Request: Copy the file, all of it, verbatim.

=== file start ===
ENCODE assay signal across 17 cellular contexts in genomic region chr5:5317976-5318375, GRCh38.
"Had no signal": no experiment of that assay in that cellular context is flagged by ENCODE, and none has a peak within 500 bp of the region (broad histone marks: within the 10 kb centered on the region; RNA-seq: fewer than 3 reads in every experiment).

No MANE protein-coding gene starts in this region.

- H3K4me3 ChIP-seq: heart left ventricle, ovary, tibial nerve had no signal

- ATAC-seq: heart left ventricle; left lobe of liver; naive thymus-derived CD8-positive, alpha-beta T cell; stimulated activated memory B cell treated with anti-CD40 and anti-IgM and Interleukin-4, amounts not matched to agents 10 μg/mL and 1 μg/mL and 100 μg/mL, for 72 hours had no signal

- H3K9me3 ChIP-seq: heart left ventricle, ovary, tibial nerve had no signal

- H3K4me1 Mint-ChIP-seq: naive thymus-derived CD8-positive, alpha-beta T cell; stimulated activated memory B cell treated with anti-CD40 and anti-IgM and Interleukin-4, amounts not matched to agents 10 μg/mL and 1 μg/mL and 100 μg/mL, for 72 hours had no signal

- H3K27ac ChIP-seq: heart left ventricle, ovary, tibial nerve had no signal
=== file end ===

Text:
ENCODE assay signal across 17 cellular contexts in genomic region chr5:5317976-5318375, GRCh38.
"Had no signal": no experiment of that assay in that cellular context is flagged by ENCODE, and none has a peak within 500 bp of the region (broad histone marks: within the 10 kb centered on the region; RNA-seq: fewer than 3 reads in every experiment).

No MANE protein-coding gene starts in this region.

- H3K4me3 ChIP-seq: heart left ventricle, ovary, tibial nerve had no signal

- ATAC-seq: heart left ventricle; left lobe of liver; naive thymus-derived CD8-positive, alpha-beta T cell; stimulated activated memory B cell treated with anti-CD40 and anti-IgM and Interleukin-4, amounts not matched to agents 10 μg/mL and 1 μg/mL and 100 μg/mL, for 72 hours had no signal

- H3K9me3 ChIP-seq: heart left ventricle, ovary, tibial nerve had no signal

- H3K4me1 Mint-ChIP-seq: naive thymus-derived CD8-positive, alpha-beta T cell; stimulated activated memory B cell treated with anti-CD40 and anti-IgM and Interleukin-4, amounts not matched to agents 10 μg/mL and 1 μg/mL and 100 μg/mL, for 72 hours had no signal

- H3K27ac ChIP-seq: heart left ventricle, ovary, tibial nerve had no signal